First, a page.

Advice from a Special Needs Parent that Applies to Everyone:

When Ellie asked me to write an article for Parent U Up, I immediately started thinking about what message did I feel was the most important one to share. What is the one singular character trait that I want my children to look back and say that their mother exhibited on a daily basis? I would have to say that trait would be Respect.

As the mother of a son with Special needs, I’ve unfortunately learned that Respect is not a common thing. There are so many adults my age (in their 30s and older) that cannot seem to accept difference. They’re nasty and ugly with their words and actions. Not only can they not accept someone who is not just like them, but they are hateful and disrespectful. It makes me frustrated, but it also breaks my heart knowing that their children will be raised to think and react the same way.

My mother drilled respect into us. We were taught to look at individuals as people to love, and not ridicule because maybe they look, act, think or dress differently than us. We were the family that handed out hot chocolate to the homeless in the winter and freeze pops to the gang members in the summer. We lived in a rough part of Philadelphia, so we were exposed to a lot. Instead of steering us the other direction, she taught us to embrace everyone because you never know who needs that smile or encouragement. She was awesome, and everyone loved her. Actually, she still is and everyone still does.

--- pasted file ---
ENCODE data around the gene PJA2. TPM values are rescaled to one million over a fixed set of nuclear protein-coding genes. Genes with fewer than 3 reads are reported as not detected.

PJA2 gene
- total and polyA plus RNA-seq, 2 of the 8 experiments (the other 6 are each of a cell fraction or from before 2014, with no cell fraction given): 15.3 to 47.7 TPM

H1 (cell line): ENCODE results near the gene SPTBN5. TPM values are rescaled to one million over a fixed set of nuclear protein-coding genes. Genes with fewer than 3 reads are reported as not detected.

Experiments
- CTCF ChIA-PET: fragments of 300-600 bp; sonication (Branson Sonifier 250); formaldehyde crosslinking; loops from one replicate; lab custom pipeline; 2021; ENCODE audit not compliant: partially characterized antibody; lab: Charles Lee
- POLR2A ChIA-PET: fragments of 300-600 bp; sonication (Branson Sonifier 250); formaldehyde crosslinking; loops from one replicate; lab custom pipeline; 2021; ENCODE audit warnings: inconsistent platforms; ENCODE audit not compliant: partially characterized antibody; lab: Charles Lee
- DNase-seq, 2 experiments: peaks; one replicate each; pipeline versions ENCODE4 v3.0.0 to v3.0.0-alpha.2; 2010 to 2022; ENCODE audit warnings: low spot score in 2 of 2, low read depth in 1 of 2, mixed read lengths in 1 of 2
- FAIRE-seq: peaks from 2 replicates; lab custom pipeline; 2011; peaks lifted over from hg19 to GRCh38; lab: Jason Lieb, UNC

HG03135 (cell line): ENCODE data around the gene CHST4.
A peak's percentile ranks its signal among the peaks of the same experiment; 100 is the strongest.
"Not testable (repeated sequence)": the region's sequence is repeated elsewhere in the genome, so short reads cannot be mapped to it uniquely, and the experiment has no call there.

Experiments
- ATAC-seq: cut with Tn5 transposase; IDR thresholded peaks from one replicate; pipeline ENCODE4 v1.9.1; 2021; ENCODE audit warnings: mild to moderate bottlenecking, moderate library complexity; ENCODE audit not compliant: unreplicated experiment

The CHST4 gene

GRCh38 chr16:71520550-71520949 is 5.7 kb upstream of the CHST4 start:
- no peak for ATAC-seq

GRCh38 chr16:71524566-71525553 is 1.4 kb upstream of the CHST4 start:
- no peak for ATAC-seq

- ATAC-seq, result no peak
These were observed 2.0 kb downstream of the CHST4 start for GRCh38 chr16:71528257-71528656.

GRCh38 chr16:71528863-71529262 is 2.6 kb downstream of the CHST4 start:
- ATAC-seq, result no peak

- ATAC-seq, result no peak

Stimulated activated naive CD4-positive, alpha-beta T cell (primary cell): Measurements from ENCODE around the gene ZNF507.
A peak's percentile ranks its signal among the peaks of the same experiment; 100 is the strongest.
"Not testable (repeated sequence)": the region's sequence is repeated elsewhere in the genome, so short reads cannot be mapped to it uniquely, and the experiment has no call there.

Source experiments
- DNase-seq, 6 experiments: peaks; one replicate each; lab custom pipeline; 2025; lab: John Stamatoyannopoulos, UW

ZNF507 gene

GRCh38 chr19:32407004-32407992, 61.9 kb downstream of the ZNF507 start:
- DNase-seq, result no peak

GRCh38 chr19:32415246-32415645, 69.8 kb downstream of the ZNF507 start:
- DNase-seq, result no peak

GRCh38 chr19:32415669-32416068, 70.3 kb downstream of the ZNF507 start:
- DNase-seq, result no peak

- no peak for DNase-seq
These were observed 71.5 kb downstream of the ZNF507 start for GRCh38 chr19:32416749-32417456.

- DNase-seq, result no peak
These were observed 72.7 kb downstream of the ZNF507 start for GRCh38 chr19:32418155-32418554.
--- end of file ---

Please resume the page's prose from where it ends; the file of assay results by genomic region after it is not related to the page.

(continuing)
Respect starts in the home. It starts with how we correct and react to our children. It starts with how we treat our spouses. Our kids are watching everything. Now, more than ever, we need to teach our children to respect everyone regardless of their race, religion, culture, looks or abilities. Everyone is unique. If we are bullies, we will raise bullies. If we are hateful, we will raise hateful children. If we constantly ridicule and mock, then we will raise insecure children. I come from a Christian background and sadly this is a trait that is seriously lacking in our churches as well.

Let’s start by examining our own selves. What kind of message do we send our children on a daily basis? What kind of television shows are we watching and what kind of attitudes do they promote? How do they see us treat everyone in public? How do they see us react to someone who others might be uncomfortable around? Are you teaching them to be respectful and still disagree?

It’s not easy to teach something that naturally goes against the grain for most of us, but it’s important, and it’s worth it. Parenting is a constant sharpening experience. We have such influence over our children. Let’s not take that for granted.